Although it is commonly thought that the Federal Reserve system is a part of the U. S. Treasury Department, it is in fact a totally independent, quasi-government agency which was established by the Federal Reserve Act in 1913. Richmond was the first bank set up under the act in 1914, and today there are 12 main banks and 25 branches throughout the country. A Federal Reserve Bank is owned by its member financial institutions, and acts as a central bank to perform such functions as check clearing, transfer of currency between government agencies and member banks, research, and bank examinations. The Charlotte Branch of the Federal Reserve Bank of Richmond was one of the last ones to be set up under the system, and was established primarily to serve the industrial Piedmont region of North and South Carolina. In Richmond's Fifth District, the only other branch is in Baltimore, Maryland. 2

On December 1, 1927, the Charlotte Branch opened for business on the 20th floor of the old First National Bank Building. In its first full year of operation in 1928, the bank handled nearly 6.6 million checks worth almost 1.7 billion dollars and received and shipped over 40 million dollars in currency. Just thirteen years later, in 1941, when the country was finally throwing off the effects of the Great Depression, the bank handled more than twice the number of checks with nearly three times the face value, and shipped 134 million dollars in currency to other banks. 3

By the end of the 1930s, it became apparent that the bank was going to need larger quarters, and in October, 1940, it purchased the property at the corner of South Tryon and Second Street for its own building. 4 The Baltimore architectural firm of Taylor and Fisher was retained to design the new bank building, and a local contraction business, the Southeastern Construction Company, was awarded the building contract. 5 Robert E. Lee Taylor (1882-1952), whose father was adjutant general to the famous head of the Confederate Army, was a graduate of the University of Virginia and Massachusetts Institute of Technology, and practiced in Baltimore from 1917 to 1943. D. K. Este Fisher, Jr. (1892- ? ) was educated at Princeton and MIT and was an organizing partner of Taylor and Fisher in 1927. Among other works, the firm designed a numbed of bank and federal buildings, including the former Baltimore Trust Building (for many years Baltimore's largest edifice), the Maryland National Bank, the U. S. Customs House, the Federal Land Bank Building, and the Federal Reserve Branch Bank, all in Baltimore. 6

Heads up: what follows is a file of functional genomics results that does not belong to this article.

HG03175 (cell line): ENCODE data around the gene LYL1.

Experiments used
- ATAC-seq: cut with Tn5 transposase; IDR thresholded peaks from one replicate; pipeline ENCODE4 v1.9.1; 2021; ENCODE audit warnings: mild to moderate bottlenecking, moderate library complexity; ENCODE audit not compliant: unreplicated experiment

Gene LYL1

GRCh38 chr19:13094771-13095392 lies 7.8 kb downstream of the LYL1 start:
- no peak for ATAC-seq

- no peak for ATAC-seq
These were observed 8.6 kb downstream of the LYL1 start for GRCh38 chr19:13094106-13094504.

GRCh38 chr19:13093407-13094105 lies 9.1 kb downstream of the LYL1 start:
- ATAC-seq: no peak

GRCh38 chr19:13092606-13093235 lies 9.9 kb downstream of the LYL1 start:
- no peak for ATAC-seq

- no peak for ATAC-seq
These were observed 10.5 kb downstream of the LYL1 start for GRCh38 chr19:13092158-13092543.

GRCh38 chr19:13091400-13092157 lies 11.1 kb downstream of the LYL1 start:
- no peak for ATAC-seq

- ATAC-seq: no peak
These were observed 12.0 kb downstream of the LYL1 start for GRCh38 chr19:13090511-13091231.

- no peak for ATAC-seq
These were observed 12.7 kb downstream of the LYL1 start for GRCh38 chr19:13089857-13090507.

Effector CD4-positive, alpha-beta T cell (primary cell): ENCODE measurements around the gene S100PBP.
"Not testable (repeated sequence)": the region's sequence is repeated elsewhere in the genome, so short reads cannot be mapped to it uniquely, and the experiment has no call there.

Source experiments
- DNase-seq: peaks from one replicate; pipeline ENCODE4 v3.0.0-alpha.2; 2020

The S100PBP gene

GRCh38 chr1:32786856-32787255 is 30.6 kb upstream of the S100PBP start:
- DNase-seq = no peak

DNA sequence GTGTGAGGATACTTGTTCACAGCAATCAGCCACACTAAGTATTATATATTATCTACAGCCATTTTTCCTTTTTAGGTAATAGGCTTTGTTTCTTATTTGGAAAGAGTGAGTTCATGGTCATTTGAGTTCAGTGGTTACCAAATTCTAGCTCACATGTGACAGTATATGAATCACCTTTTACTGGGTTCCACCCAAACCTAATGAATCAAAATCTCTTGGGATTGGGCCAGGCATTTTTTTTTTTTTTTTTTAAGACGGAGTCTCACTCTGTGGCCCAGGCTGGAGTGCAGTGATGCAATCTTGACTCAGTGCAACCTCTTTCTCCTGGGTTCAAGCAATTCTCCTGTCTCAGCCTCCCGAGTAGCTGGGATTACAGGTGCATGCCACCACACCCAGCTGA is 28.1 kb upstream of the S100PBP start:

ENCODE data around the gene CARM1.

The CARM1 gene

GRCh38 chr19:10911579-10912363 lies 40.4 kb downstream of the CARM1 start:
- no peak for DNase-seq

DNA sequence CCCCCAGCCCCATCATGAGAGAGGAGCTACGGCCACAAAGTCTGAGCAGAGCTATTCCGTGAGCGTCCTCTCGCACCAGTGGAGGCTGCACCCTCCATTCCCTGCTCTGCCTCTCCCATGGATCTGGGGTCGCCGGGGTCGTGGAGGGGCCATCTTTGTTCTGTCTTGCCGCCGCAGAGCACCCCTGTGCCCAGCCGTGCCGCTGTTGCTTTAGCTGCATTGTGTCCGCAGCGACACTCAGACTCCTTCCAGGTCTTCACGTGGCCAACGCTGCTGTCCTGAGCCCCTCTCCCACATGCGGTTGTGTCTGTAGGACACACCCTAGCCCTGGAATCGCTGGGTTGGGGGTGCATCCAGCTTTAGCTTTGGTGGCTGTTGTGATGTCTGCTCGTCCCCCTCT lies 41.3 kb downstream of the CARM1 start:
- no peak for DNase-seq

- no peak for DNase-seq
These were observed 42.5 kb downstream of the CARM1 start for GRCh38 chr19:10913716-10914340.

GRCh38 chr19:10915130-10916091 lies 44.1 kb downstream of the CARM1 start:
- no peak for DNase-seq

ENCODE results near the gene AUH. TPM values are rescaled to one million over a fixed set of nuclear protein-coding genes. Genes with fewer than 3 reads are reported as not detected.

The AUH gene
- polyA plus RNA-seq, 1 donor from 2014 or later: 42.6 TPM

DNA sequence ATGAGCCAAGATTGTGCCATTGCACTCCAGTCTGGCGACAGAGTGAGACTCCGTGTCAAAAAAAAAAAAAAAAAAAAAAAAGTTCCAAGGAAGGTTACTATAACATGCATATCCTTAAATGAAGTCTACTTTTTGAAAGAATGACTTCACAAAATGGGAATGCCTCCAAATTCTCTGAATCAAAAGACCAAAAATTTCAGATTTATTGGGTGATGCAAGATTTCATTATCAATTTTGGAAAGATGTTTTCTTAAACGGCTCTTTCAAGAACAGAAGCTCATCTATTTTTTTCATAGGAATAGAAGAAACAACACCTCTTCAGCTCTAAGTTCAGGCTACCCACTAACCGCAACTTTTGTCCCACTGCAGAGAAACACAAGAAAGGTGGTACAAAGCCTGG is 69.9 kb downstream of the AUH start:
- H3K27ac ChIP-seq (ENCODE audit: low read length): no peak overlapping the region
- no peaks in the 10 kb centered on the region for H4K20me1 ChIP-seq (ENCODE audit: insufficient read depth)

Although the clouds of war were fast approaching, the U. S. was not directly involved in the fighting when construction began in 1941, but it was when the bank was completed early the following year as a result of the Japanese bombing of Pearl Harbor on December 7, 1941. On January 20, 1942, the Charlotte Branch opened for business in its new three-story, ancient-style building. 7 The exterior was fitted with a base of North Carolina granite topped by Indiana limestone, and the public lobby, with limestone walls and Tennessee marble floors and bronze doors, grilles and guard tower, were of classical style. 8

When the bank opened in its new location, the managing director was W. T. Clements, the cashier, Robert L. Cherry, and L. D. Brooks was assistant cashier. The directors were: D. W. Watkins, Director of Extension, Clemson College, S. C., George M. Wright, President, Republic Cotton Mills, Great Falls, S.C.; Charles L. Creech, Sr., Chairman, B. F. Huntley Furniture Co. and General Manager, Unique Furniture Makers, Winston-Salem, N.C.; B. M. Edwards, President, South Carolina National Bank, Charleston, S.C.; T. E. Hemby, Executive Vice President, American Trust Co., Charlotte; and J. Gerald Cowan, Vice-President, Wachovia Bank and Trust Co., Asheville, N.C. 9